These days, it’s a rare occurrence for a family at Cooley Dickinson Hospital to not meet Amelia Jayne if they experience the loss of a baby, and anytime I’ve ever offered a training in that hospital she has been there to learn more. I sat down to talk to Amelia to find out what it’s meant to her, as a nurse, to have Empty Arms there to support her in the past five years since our companion program started.
Amelia has been a nurse at Cooley Dickinson for 8 years, and initially learned to care for bereaved families during her clinical rotations at nursing school due to good timing and a generous mentor. Amelia explains that in nursing school, during her coursework “absolutely nothing was taught about babies dying”. Though typically student nurses are not involved in clinical bereavement care out of respect for the family, Amelia was fortunate in that her preceptor in her clinical rotation in labor and delivery took the initiative to give her a crash course. One night, a baby was born so early it had no chance of survival-- yet it was still alive. The nurse she was mentoring explained to Amelia the importance of giving this family skin-to-skin with their baby until she died, and then set about organizing to make a memory box for the family with Amelia by her side. Being included in that care and having the nurse teach her all the important reasons why families need time and mementos set Amelia on a course to provide similar quality care to her patients. Further work with perinatal and pediatric hospice once she became a licensed RN care firmed up her commitment that while the work is hard, bereavement care is an enormously important aspect of nursing care and a way in which Amelia can have a great impact on a family in need.
As one of a small group of nurses at CDH who feel very comfortable offering bereavement care to families, it has offered Amelia reassurance to know that Empty Arms is there to support her work both when she is there, and when she’s not. “I know that not all nurses have that same level of comfort and confidence”, she shares, “and before Empty Arms I used to have the hospital call me when I wasn’t on shift to come back so that I could be sure that every family would get the same loving care”. Amelia is careful to explain that some nurses just “can’t get over the scariness of” taking care of a baby who has died, and simultaneously supporting and guiding their shocked and anguished parents. “Other nurses are saying to me, ‘how is it possible for you to just hold that mother and her baby… and I tell them, I’m sad, but I’m comfortable.’” It is nurses like Amelia that Empty Arms is most grateful for.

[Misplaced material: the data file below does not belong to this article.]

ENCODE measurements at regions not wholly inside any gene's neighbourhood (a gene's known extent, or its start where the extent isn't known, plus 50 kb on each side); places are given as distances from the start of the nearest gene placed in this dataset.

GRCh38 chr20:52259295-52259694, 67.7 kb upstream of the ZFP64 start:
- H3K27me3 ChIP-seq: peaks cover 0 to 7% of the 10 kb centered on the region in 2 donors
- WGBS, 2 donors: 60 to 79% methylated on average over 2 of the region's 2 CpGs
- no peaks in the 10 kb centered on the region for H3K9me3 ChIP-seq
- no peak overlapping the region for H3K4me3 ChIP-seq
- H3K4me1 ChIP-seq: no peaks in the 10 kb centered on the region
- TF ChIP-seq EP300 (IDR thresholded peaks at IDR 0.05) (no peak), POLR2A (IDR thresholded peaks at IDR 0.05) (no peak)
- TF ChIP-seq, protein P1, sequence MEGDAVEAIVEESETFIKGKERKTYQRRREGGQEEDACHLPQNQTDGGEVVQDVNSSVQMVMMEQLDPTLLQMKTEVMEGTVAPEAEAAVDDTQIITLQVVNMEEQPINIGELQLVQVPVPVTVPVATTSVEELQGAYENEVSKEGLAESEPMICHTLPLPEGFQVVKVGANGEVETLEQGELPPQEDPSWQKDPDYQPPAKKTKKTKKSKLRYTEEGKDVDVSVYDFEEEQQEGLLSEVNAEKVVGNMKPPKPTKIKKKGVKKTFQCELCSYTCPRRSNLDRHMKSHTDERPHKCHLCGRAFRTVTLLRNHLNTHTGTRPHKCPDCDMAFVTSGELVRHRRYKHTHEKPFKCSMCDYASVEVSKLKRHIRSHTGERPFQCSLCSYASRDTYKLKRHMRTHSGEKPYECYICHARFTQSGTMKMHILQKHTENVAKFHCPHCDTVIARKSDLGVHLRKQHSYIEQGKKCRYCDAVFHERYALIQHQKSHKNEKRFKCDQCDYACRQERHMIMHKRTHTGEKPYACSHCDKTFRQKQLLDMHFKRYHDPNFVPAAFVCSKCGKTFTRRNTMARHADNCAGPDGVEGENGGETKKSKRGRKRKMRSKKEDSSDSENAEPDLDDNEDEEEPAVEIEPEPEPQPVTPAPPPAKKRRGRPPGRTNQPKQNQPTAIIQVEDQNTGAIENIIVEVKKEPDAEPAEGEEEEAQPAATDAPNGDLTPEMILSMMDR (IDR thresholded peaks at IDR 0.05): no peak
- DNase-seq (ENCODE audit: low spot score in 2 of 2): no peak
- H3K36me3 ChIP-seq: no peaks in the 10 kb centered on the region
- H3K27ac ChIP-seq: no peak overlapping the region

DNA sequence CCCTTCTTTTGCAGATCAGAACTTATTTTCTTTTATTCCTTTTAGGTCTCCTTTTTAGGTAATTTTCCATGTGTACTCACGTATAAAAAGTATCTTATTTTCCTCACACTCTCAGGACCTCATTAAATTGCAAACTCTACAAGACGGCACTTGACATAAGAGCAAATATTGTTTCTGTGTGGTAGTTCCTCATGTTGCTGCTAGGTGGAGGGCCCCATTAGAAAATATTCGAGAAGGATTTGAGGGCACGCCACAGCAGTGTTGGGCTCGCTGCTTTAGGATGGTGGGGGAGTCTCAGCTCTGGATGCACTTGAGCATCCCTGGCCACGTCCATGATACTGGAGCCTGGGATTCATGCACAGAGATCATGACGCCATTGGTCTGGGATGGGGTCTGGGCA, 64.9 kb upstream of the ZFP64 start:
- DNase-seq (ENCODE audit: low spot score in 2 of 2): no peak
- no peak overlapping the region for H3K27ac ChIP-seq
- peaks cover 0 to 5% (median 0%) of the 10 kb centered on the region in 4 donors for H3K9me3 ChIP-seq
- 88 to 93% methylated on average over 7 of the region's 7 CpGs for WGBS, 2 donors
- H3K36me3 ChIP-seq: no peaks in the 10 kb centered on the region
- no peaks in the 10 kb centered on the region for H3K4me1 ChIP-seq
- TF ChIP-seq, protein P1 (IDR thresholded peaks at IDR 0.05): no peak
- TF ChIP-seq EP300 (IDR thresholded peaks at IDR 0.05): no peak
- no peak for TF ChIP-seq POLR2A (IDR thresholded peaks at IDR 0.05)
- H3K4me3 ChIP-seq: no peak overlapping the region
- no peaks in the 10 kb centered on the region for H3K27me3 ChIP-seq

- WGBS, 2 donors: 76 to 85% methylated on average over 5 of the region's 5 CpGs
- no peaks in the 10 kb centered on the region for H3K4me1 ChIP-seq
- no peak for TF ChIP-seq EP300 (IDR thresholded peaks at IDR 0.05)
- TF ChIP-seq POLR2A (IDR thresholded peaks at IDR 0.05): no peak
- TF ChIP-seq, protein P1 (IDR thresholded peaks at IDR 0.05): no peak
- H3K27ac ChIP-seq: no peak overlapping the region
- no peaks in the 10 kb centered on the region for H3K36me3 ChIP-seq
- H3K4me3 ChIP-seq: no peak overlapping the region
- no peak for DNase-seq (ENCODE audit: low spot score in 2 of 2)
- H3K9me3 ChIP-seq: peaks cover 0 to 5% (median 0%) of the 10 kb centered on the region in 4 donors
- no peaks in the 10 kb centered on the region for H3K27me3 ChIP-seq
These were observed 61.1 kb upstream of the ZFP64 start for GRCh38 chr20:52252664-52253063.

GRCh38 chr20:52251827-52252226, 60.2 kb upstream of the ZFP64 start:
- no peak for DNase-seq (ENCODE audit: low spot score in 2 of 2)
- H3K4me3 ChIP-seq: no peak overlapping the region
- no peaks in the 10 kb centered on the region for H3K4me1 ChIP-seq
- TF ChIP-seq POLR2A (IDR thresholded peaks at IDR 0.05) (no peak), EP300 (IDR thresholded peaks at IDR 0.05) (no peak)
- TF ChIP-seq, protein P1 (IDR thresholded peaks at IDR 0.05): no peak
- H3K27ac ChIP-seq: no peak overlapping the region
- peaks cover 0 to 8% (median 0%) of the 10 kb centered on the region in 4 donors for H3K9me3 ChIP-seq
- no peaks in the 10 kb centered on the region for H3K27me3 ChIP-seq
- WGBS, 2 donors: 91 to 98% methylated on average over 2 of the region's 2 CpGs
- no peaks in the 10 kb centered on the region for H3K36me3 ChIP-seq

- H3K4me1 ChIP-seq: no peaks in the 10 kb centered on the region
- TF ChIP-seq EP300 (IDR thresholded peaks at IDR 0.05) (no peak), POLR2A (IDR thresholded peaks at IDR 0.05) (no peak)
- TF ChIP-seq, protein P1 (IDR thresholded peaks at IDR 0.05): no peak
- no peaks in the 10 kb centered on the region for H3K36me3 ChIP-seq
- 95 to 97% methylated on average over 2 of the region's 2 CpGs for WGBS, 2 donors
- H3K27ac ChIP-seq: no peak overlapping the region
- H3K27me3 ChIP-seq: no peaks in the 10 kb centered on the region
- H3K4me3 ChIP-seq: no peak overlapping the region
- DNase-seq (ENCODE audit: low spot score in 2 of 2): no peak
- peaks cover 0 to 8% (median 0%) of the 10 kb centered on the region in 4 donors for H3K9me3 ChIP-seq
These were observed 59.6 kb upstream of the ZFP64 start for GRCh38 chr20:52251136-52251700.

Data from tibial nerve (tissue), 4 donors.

“I have faith in the companions’ ability to be loving towards the parents and baby no matter what the circumstances,” Amelia shares. In addition, she notes that working with Empty Arms has allowed her, as a professional, to become more knowledgeable about what the experience of baby loss is like, which further improves her ability to care for families. “The volunteer companions are a wonderful resource because they are further from their trauma and you can ask them for advice about things… You can ask them about their loss and get information that will help you take care of the family… and you can ask advice of how to work with the patient. You can bounce ideas off of the companions in the midst of taking care the family. And the best part is I just know that no matter who it is, anyone I call from Empty Arms will be completely ready to embrace any mom and any baby, no matter what”.
The last piece that Amelia stresses is how helpful it is to have a second team of people available for emotional support for a family so that the nurses are able to have some time to focus on the mother’s physical health and also the paperwork involved in handling a birth and a death. “Depending on the circumstances, there can be a lot of overwhelming work-intensive medical and paperwork responsibilities that don’t even include dealing with the emotional well-being of the mom. For example, it’s not uncommon that the baby is dying because the mom has pre-eclampsia, so the mom is also at risk of dying. The pressure is on you, as the nurse, to make sure the mom’s physical well-being is prioritized. That is so much work and then you realize oh, did I even talk about what we’re going to do with the baby? When Empty Arms is there it allows me to have the time and space to focus on the mom because I’m fully confident that Empty Arms can take care of the baby. It gives me the ability to leave the room when I otherwise might not have the ability to do so. I never, ever want to abandon the patient in that incredibly difficult time”.
Amelia may be grateful for Empty Arms, but we’re grateful for Amelia and all the other nurses out there who have made it a commitment and a priority to take care of families well when their babies die. Talking to a nurse like Amelia re-confirms our commitment to keep our companion programs flourishing in all our hospitals so that all nurses can feel as supported as Amelia does, and so that all families are receiving first rate care.
Will you join us today and make a donation to support the Empty Arms companion program?